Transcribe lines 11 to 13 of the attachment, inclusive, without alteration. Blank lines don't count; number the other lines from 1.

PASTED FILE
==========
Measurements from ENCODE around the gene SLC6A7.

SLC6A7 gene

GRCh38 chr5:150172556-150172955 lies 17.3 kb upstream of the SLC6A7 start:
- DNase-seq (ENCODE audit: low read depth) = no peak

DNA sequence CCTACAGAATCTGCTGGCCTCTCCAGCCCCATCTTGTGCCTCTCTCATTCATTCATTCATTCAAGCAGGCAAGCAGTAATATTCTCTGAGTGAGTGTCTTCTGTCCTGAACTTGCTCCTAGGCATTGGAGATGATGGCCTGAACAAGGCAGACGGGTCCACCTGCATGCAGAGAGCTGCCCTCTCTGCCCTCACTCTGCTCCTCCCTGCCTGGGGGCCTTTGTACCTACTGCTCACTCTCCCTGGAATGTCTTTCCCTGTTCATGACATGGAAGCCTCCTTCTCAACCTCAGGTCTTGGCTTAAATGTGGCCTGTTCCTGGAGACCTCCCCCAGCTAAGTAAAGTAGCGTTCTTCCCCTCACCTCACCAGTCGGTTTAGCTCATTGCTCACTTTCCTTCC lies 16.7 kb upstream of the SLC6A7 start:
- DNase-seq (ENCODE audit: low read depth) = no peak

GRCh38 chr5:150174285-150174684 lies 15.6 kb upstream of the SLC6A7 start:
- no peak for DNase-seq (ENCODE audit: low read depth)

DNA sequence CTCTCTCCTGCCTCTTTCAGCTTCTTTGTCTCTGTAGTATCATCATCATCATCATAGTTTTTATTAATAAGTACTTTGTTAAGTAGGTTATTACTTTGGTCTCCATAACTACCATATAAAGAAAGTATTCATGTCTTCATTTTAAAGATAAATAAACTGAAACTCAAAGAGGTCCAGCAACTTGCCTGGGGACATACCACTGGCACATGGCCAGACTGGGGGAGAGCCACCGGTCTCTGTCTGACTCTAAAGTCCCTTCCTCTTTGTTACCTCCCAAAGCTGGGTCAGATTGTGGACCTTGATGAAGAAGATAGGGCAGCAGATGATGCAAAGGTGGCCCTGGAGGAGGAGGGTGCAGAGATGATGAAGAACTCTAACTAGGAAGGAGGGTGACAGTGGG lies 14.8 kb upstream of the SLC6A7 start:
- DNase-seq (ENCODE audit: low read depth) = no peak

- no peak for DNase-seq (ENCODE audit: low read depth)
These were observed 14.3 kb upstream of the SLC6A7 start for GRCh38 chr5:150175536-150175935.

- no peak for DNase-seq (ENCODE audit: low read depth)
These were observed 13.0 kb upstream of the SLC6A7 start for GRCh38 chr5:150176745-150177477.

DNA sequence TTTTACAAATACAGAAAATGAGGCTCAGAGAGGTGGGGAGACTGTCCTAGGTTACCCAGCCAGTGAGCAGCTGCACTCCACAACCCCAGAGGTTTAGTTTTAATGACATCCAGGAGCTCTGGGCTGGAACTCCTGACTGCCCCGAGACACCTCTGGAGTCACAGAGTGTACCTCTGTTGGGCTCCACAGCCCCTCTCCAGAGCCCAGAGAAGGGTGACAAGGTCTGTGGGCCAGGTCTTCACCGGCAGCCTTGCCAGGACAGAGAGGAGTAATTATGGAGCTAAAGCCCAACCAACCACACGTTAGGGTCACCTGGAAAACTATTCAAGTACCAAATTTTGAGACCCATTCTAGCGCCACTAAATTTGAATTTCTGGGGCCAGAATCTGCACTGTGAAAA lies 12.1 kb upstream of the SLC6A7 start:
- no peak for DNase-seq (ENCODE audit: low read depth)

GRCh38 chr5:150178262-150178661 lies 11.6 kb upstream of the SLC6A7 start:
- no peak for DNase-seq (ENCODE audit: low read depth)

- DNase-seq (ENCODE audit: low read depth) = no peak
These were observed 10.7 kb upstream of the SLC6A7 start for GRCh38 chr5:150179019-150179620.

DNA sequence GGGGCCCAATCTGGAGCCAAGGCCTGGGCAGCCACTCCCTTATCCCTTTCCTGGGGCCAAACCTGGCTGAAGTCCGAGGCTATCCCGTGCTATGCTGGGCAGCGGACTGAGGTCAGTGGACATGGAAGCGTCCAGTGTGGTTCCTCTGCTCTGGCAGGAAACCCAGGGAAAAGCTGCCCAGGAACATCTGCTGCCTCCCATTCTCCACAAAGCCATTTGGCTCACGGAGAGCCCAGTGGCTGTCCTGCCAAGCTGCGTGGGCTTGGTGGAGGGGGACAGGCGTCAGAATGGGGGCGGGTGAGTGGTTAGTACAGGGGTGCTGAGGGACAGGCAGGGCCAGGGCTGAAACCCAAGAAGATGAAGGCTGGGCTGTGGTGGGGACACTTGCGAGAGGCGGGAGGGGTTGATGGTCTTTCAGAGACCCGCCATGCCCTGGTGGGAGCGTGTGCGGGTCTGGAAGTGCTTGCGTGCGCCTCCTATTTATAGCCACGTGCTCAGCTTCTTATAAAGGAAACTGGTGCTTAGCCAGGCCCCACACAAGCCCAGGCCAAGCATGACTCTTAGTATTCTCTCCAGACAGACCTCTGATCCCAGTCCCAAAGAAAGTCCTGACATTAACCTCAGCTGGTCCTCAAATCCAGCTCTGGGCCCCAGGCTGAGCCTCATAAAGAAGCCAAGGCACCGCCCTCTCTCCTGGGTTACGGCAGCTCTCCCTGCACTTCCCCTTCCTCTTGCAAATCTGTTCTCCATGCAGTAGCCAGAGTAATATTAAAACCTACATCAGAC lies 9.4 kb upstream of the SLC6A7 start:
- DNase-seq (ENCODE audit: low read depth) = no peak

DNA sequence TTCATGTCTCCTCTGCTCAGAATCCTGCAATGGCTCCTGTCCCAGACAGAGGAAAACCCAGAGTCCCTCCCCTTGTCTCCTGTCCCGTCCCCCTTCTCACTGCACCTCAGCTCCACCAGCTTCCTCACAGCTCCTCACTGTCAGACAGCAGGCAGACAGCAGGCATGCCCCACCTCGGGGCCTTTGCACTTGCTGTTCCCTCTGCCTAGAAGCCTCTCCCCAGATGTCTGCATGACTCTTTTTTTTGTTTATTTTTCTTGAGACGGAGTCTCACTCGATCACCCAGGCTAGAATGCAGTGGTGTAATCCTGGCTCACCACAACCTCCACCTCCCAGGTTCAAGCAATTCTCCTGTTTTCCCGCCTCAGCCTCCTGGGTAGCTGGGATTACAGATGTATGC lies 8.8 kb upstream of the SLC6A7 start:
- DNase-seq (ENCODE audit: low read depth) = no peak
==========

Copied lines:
- no peak for DNase-seq (ENCODE audit: low read depth)
These were observed 14.3 kb upstream of the SLC6A7 start for GRCh38 chr5:150175536-150175935.

- no peak for DNase-seq (ENCODE audit: low read depth)